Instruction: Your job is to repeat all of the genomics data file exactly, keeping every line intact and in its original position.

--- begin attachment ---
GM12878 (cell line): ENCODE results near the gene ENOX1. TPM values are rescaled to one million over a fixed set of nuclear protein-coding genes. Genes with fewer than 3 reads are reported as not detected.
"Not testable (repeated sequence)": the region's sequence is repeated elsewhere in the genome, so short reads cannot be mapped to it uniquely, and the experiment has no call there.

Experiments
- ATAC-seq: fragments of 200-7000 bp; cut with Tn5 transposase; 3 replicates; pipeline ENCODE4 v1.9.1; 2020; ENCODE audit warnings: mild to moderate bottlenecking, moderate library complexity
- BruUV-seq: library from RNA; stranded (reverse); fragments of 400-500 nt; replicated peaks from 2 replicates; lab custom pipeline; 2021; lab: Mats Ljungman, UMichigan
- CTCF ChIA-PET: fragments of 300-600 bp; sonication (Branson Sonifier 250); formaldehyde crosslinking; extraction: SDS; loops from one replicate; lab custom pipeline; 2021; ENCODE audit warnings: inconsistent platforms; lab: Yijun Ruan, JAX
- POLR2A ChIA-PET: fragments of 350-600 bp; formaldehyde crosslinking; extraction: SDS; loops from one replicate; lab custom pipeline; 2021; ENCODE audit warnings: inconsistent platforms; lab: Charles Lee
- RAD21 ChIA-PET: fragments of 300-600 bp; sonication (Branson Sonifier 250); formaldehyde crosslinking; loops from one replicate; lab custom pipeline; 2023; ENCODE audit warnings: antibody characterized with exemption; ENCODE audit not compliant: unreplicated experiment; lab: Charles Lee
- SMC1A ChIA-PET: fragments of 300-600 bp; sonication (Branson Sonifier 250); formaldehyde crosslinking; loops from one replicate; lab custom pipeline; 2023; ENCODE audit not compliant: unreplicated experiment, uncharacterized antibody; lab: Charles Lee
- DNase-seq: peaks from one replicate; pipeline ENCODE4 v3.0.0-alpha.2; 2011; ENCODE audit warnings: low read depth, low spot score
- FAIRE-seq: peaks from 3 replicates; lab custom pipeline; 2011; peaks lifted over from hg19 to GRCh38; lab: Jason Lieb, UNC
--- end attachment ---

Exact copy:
GM12878 (cell line): ENCODE results near the gene ENOX1. TPM values are rescaled to one million over a fixed set of nuclear protein-coding genes. Genes with fewer than 3 reads are reported as not detected.
"Not testable (repeated sequence)": the region's sequence is repeated elsewhere in the genome, so short reads cannot be mapped to it uniquely, and the experiment has no call there.

Experiments
- ATAC-seq: fragments of 200-7000 bp; cut with Tn5 transposase; 3 replicates; pipeline ENCODE4 v1.9.1; 2020; ENCODE audit warnings: mild to moderate bottlenecking, moderate library complexity
- BruUV-seq: library from RNA; stranded (reverse); fragments of 400-500 nt; replicated peaks from 2 replicates; lab custom pipeline; 2021; lab: Mats Ljungman, UMichigan
- CTCF ChIA-PET: fragments of 300-600 bp; sonication (Branson Sonifier 250); formaldehyde crosslinking; extraction: SDS; loops from one replicate; lab custom pipeline; 2021; ENCODE audit warnings: inconsistent platforms; lab: Yijun Ruan, JAX
- POLR2A ChIA-PET: fragments of 350-600 bp; formaldehyde crosslinking; extraction: SDS; loops from one replicate; lab custom pipeline; 2021; ENCODE audit warnings: inconsistent platforms; lab: Charles Lee
- RAD21 ChIA-PET: fragments of 300-600 bp; sonication (Branson Sonifier 250); formaldehyde crosslinking; loops from one replicate; lab custom pipeline; 2023; ENCODE audit warnings: antibody characterized with exemption; ENCODE audit not compliant: unreplicated experiment; lab: Charles Lee
- SMC1A ChIA-PET: fragments of 300-600 bp; sonication (Branson Sonifier 250); formaldehyde crosslinking; loops from one replicate; lab custom pipeline; 2023; ENCODE audit not compliant: unreplicated experiment, uncharacterized antibody; lab: Charles Lee
- DNase-seq: peaks from one replicate; pipeline ENCODE4 v3.0.0-alpha.2; 2011; ENCODE audit warnings: low read depth, low spot score
- FAIRE-seq: peaks from 3 replicates; lab custom pipeline; 2011; peaks lifted over from hg19 to GRCh38; lab: Jason Lieb, UNC